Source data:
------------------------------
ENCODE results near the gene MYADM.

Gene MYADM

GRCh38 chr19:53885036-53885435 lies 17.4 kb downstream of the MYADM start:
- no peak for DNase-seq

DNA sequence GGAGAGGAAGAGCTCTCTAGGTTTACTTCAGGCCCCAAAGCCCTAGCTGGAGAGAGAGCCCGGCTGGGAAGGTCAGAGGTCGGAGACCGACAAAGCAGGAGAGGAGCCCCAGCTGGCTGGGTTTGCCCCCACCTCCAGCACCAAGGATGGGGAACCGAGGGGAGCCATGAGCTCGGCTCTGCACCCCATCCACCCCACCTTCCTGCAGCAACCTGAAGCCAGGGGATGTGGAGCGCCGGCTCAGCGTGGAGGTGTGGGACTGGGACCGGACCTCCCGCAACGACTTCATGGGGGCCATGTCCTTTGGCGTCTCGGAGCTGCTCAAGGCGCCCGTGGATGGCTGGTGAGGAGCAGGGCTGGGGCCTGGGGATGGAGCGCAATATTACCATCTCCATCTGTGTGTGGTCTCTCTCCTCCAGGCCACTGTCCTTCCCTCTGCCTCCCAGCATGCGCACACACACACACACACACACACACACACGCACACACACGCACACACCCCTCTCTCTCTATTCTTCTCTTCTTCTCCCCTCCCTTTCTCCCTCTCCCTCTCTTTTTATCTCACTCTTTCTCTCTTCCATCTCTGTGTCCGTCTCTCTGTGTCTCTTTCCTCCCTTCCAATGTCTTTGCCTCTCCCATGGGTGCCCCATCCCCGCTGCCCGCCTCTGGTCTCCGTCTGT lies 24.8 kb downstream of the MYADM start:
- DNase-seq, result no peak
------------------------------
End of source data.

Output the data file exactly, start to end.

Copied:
ENCODE results near the gene MYADM.

Gene MYADM

GRCh38 chr19:53885036-53885435 lies 17.4 kb downstream of the MYADM start:
- no peak for DNase-seq

DNA sequence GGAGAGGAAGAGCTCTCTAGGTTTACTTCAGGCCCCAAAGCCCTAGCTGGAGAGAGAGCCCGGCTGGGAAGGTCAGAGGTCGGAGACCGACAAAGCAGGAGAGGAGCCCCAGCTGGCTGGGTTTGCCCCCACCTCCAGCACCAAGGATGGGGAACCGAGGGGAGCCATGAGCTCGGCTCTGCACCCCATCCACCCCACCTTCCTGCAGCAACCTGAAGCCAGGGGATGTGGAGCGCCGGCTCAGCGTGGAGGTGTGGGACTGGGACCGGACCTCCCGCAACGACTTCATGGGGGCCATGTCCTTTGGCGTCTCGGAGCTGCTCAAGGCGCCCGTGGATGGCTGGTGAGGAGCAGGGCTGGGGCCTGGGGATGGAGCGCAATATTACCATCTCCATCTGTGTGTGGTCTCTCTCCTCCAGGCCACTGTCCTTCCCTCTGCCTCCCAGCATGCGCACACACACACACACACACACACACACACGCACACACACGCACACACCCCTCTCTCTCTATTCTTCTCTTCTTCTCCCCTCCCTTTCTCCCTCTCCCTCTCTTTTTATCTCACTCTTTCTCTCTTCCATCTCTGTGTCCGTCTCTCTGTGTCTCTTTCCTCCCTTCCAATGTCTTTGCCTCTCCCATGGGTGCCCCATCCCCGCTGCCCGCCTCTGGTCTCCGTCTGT lies 24.8 kb downstream of the MYADM start:
- DNase-seq, result no peak